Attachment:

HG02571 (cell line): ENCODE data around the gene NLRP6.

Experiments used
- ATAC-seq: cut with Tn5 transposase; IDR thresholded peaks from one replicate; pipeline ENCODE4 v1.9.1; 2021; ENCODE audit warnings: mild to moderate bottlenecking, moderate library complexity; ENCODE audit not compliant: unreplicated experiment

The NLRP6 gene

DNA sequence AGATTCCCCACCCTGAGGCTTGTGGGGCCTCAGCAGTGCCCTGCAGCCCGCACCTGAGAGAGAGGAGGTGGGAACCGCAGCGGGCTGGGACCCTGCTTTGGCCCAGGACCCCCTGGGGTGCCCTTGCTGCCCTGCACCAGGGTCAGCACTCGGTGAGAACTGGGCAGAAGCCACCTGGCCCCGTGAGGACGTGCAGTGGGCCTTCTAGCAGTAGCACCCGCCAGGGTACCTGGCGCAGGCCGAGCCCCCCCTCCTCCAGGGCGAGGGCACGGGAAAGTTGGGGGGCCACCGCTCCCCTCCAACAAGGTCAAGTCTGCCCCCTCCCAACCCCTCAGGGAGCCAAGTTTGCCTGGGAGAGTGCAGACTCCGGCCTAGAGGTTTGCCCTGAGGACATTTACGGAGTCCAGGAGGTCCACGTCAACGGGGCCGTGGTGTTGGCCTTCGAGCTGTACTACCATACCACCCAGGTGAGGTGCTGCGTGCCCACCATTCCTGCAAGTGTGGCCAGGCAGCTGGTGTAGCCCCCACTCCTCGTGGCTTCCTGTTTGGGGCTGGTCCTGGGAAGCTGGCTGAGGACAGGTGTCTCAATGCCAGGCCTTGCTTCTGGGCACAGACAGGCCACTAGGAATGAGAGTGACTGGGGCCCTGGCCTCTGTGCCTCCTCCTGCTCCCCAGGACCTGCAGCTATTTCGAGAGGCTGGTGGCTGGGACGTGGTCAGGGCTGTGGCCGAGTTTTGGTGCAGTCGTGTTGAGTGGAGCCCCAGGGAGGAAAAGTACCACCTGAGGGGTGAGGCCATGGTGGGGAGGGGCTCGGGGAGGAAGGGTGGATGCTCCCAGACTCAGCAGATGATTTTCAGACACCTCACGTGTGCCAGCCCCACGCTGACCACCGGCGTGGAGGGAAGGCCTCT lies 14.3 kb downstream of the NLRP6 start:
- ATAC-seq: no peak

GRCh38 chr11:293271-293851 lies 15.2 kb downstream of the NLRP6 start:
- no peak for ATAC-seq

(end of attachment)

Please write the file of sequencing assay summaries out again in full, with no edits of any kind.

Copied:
HG02571 (cell line): ENCODE data around the gene NLRP6.

Experiments used
- ATAC-seq: cut with Tn5 transposase; IDR thresholded peaks from one replicate; pipeline ENCODE4 v1.9.1; 2021; ENCODE audit warnings: mild to moderate bottlenecking, moderate library complexity; ENCODE audit not compliant: unreplicated experiment

The NLRP6 gene

DNA sequence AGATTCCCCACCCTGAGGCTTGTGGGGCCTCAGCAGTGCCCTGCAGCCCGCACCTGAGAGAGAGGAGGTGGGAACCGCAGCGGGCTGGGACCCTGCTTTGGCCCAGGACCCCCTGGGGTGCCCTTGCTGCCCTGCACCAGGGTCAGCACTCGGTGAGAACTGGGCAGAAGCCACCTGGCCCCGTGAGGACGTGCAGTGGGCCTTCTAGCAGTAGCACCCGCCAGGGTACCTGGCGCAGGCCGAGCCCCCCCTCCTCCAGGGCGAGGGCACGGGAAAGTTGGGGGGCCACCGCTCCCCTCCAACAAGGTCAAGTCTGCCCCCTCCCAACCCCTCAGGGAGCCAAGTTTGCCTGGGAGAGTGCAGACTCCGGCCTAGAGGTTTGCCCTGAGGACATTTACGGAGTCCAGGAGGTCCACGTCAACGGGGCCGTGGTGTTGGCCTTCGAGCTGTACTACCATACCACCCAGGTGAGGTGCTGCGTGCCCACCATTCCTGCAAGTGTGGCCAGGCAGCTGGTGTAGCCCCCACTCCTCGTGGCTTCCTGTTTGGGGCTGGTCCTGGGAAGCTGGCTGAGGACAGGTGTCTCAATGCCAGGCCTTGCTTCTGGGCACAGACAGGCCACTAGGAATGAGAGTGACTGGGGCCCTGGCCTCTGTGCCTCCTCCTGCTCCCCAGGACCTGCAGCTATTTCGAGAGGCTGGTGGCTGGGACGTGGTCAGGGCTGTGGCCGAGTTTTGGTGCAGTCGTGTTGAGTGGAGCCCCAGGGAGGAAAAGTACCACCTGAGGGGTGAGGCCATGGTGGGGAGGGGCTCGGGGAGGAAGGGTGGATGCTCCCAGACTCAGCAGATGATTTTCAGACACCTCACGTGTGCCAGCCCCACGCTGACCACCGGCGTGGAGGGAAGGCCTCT lies 14.3 kb downstream of the NLRP6 start:
- ATAC-seq: no peak

GRCh38 chr11:293271-293851 lies 15.2 kb downstream of the NLRP6 start:
- no peak for ATAC-seq